• Fully configurable mappings for Spring MVC

    Spring Boot logog

    As I wrote some weeks earlier, I’m trying to implement features of the Spring Boot actuator in a non-Boot Spring MVC applications. Developing the endpoints themselves is quite straightforward. Much more challenging, however, is to be able to configure the mapping in a properties file, like in the actuator. This got me to check more closely at how it was done in the current code. This post sums up my “reverse-engineering” attempt around the subject.

    Standard MVC

    Usage

    In Spring MVC, in a class annotated with the @Controller annotation, methods can be in turn annotated with @RequestMapping. This annotation accepts a value attribute (or alternatively a path one) to define from which path it can be called.

    The path can be fixed e.g. /user but can also accepts variables e.g. /user/{id} filled at runtime. In that case, parameters should can be mapped to method parameters via @PathVariable:

    @RequestMapping(path = "/user/{id}", method = arrayOf(RequestMethod.GET))
    fun getUser(@PathVariable("id") id:String) = repository.findUserById(id)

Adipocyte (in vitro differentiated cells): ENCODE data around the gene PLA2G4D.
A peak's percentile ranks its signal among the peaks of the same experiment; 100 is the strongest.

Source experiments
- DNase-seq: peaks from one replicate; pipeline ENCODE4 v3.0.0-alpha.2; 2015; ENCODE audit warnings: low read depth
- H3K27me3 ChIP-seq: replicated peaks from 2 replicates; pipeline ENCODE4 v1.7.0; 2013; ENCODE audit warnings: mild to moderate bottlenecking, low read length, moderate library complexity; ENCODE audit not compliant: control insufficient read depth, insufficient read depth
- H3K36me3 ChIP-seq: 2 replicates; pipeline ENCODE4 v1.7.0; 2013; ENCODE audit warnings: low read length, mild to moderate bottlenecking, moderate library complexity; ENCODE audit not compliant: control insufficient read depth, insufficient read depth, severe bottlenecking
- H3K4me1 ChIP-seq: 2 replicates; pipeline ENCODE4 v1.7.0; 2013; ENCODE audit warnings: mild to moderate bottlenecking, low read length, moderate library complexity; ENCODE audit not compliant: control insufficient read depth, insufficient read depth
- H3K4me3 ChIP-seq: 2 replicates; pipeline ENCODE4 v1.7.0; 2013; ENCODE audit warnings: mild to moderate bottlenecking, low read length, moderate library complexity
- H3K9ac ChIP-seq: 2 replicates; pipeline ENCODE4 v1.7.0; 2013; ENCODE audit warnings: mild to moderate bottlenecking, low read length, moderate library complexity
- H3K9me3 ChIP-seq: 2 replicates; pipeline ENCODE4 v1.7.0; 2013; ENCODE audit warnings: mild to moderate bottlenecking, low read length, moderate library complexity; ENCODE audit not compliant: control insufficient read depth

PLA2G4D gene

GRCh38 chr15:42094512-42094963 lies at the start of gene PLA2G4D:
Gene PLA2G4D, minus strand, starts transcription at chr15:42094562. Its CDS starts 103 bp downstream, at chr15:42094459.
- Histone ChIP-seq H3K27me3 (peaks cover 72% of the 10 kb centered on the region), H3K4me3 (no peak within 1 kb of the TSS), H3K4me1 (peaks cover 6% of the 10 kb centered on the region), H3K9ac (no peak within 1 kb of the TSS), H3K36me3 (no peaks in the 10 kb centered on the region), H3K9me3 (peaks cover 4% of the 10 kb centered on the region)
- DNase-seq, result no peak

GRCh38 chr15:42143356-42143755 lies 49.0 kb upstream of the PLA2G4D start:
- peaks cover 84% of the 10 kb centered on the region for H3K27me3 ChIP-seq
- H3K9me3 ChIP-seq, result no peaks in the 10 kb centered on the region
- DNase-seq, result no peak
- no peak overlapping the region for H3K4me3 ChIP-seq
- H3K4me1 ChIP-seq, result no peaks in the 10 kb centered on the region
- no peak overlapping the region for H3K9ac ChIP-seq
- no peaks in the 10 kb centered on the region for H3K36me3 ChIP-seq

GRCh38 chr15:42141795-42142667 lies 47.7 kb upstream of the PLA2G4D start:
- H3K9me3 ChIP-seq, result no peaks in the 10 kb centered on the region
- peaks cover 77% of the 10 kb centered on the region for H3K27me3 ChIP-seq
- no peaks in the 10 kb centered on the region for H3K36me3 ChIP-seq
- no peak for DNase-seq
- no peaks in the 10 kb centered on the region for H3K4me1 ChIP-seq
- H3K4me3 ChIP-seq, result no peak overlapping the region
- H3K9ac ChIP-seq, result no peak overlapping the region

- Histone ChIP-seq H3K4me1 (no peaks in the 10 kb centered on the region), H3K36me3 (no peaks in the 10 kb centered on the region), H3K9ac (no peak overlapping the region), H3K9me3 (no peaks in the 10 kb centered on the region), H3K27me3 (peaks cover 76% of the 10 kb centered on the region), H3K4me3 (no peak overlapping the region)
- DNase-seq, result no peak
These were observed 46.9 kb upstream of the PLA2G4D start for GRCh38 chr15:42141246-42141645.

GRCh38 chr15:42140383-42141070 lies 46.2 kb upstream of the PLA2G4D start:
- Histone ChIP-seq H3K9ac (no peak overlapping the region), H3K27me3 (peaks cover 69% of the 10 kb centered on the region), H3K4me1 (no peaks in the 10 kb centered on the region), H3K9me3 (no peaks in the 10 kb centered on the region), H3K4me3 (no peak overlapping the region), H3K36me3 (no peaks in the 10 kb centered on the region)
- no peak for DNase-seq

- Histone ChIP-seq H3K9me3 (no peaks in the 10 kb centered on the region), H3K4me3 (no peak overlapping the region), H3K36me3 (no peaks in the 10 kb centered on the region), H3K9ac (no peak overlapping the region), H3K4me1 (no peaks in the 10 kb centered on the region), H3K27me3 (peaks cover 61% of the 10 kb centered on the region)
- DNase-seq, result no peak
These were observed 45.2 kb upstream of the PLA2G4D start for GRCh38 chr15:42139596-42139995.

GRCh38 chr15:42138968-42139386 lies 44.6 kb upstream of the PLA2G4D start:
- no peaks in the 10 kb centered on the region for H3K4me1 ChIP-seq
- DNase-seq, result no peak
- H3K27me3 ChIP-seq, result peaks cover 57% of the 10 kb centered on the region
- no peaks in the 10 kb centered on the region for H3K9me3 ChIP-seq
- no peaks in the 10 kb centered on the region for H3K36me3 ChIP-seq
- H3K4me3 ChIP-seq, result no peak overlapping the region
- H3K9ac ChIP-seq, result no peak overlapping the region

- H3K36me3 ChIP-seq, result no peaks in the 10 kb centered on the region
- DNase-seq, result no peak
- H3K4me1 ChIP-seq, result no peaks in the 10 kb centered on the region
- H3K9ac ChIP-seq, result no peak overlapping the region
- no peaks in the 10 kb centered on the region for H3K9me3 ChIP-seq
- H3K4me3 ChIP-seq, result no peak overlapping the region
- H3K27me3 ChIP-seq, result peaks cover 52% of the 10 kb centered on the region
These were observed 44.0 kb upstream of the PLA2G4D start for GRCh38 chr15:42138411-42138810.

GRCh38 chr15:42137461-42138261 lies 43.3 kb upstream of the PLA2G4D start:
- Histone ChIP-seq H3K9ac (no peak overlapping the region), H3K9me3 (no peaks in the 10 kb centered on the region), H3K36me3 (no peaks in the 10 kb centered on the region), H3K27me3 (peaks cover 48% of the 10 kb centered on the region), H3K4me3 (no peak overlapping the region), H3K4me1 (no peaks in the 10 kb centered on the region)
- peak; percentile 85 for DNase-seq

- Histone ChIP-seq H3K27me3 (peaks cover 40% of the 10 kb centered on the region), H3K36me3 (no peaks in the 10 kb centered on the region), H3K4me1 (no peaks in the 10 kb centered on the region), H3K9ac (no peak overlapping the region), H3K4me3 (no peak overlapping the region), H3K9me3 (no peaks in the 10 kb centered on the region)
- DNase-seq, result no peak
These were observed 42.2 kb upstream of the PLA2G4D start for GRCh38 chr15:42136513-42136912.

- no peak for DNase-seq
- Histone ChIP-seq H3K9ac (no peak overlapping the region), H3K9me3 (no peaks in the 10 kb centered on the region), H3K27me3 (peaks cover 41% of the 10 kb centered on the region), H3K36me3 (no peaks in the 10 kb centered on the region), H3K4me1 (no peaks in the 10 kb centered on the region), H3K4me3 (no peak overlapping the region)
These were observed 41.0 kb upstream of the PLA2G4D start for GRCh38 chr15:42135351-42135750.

While adapted to REST API, this has to important limitations regarding configuration:

    • The pattern is set during development time and does not change afterwards
    • The filling of parameters occurs at runtime

    Implementation

    With the above, mappings in @Controller-annotated classes will get registered during context startup through the DefaultAnnotationHandlerMapping class. Note there’s a default bean of this type registered in the context. This is summed up in the following diagram:

    DefaultAnnotationHandlerMapping sequence diagram

    In essence, the magic applies only to @Controller-annotated classes. Or, to be more strict, quoting the DefaultAnnotationHandlerMapping’s Javadoc:

    Annotated controllers are usually marked with the Controller stereotype at the type level. This is not strictly necessary when RequestMapping is applied at the type level (since such a handler usually implements the org.springframework.web.servlet.mvc.Controller interface). However, Controller is required for detecting RequestMapping annotations at the method level if RequestMapping is not present at the type level.

    Actuator

    Usage

    Spring Boot actuator allows for configuring the path associated with each endpoint in the application.properties file (or using alternative methods for Boot configuration).

    For example, the metrics endpoint is available by default via the metrics path. But’s it possible to configure a completely different path: